The question to be addressed in today’s church is as follows: tolerance or love? Romans 14:1-12 is a call to introspection of individuals, groups, clergy, and faith pillars who have settled into a culture of tolerance instead of love, hospitality, and appreciation of others. The entire New Testament is about love, but many people operate with a mindset of tolerating others, rather than loving them.
However clergy and lay Christians choose to address this question, the Apostle Paul boils everything down to God, in whom all created beings have their foundation, form, living, and destiny. Read from a resurrection and spiritual point of view, Romans 14:1-12 seems to reiterate and interpret Romans 8:31-39 and also Philippians 2:5-11. Paul cautions readers that rituals, cultural ideals, rules, doctrines, and laws do not have the power to offer salvation; only God, Jesus, and the Holy Spirit are sources of salvation to all believers. Whether we criticize or categorize others, God is the only one who has the final say upon each person’s being. While the concept of accountability has been politically abused, we will be well informed to reread Romans 14:10-12 and relearn in a new way that our accountability is to God and to no other. The sin of the present-day church is perhaps the way pettiness, triviality, and insensitivity have lodged themselves in the hearts, minds, and souls of church leaders and believers. At times, this has led to the decline and even death of congregations. When the focus is on making others perfect instead of helping them to grow, the body of Christ suffers.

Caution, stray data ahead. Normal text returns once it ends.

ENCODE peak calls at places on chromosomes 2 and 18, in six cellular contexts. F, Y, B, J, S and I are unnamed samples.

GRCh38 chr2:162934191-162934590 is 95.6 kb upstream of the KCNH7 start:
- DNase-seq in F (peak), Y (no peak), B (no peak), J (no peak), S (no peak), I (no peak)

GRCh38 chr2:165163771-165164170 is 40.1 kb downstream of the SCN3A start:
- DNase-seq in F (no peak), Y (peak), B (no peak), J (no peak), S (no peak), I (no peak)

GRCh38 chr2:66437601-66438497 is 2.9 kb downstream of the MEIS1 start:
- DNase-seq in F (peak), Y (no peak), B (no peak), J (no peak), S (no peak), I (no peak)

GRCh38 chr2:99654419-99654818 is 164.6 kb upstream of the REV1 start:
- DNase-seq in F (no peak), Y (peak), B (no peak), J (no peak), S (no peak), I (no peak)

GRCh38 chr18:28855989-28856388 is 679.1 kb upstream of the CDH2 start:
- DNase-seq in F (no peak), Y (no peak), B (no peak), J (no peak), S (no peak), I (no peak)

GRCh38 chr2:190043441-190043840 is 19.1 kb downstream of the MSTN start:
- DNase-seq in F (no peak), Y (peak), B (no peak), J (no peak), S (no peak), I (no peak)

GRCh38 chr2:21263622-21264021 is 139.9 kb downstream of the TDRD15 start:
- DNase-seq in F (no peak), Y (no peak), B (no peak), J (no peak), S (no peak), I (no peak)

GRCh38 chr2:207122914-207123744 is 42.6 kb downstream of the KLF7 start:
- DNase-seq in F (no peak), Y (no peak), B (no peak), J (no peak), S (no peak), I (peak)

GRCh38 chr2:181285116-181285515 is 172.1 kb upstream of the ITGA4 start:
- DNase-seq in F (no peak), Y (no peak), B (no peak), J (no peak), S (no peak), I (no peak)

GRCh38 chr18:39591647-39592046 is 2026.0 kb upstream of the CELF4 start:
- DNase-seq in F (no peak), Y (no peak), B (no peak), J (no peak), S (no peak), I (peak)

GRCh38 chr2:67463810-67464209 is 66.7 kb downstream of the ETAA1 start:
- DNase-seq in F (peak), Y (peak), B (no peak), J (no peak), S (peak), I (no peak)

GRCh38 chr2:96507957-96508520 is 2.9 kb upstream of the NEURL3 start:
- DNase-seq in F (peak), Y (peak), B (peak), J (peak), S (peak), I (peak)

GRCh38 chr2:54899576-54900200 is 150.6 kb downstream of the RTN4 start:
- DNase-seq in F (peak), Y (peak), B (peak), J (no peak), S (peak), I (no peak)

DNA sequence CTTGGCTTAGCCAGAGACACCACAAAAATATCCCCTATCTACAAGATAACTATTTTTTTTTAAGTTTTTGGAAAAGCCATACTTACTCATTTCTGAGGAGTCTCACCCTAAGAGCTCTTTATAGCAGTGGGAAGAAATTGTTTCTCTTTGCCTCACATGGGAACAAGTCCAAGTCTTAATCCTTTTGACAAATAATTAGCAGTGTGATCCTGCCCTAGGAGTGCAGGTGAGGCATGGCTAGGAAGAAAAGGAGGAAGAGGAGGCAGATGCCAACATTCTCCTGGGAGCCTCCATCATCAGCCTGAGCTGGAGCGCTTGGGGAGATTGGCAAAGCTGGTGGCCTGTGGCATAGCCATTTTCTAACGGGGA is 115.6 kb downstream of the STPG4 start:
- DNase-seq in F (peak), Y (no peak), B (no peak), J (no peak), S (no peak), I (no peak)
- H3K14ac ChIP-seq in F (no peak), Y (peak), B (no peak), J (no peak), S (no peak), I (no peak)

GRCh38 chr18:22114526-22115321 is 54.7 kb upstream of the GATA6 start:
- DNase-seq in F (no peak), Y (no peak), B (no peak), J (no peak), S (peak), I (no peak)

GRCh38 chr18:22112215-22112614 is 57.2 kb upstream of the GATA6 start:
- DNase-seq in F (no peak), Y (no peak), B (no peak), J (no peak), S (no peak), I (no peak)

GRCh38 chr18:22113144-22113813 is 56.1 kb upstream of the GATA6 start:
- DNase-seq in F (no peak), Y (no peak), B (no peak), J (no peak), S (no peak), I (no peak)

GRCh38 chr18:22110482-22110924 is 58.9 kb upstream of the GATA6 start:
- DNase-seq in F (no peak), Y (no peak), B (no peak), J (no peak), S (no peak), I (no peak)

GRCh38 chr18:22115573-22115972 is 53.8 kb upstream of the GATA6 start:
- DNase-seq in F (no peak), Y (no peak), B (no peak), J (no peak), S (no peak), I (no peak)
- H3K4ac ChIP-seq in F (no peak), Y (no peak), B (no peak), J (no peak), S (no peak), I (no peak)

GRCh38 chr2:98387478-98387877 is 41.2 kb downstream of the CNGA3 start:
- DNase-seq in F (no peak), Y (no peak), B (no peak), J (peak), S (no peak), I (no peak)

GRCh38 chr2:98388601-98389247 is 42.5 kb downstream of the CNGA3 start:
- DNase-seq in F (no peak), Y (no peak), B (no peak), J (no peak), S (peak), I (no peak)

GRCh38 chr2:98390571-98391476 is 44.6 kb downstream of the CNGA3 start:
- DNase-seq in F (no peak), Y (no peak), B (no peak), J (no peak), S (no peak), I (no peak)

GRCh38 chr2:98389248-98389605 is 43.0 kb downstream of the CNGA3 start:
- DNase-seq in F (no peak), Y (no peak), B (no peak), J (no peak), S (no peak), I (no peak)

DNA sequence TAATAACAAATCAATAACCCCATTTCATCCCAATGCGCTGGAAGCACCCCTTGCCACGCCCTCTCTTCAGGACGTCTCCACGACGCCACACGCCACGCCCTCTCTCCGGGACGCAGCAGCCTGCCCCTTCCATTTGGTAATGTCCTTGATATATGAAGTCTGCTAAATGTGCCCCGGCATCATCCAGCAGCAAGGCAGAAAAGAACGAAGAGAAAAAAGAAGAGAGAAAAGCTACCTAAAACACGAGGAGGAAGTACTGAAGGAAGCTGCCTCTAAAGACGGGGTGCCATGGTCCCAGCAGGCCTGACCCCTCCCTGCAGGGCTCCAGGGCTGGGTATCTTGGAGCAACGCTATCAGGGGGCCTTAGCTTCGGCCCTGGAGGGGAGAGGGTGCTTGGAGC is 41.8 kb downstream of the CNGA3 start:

In many ways, the Apostle Paul repeatedly reverts to the role of a transformed mind and conscience, and reminds readers that a transformed mind is always open to others. A spiritually renewed mind does not put stumbling blocks in another’s Christian formation and growth in God; rather, a transformed mind becomes a resource for discipleship, spiritual growth, and caring (Romans 14:17-18). Today, the divided and splintered global Christian world is in need of spiritually renewed minds and hearts. With a renewed mind comes the fruits of righteousness, peace, love, joy, and reconciliation. Romans 14:19 is the summative part of the letter, as the Apostle Paul summons all Christian practitioners to what matters most in the life of the church; namely, harmony and mutual growth of every living human being. When the church fails to be a sacred space for unity and appreciation of diversity, the entire secular world suffers.
The sin of the church is found in its failure to transform and renew the minds of many lay people. Discipleship efforts without transformation of the mind lead to the church becoming an ideological religious community. In other words, an untransformed mind is a ticking bomb that can explode at any moment and time in the life of the church. The God of the Apostle Paul, Jesus who called him, and the Holy Spirit who worked in his life were not ideological but counter-ideological. It may be that the church and all Christian practitioners are being summoned by God to a season of reorientation of minds, hearts, and souls so that the focus is on building the Kingdom of God, locally and internationally.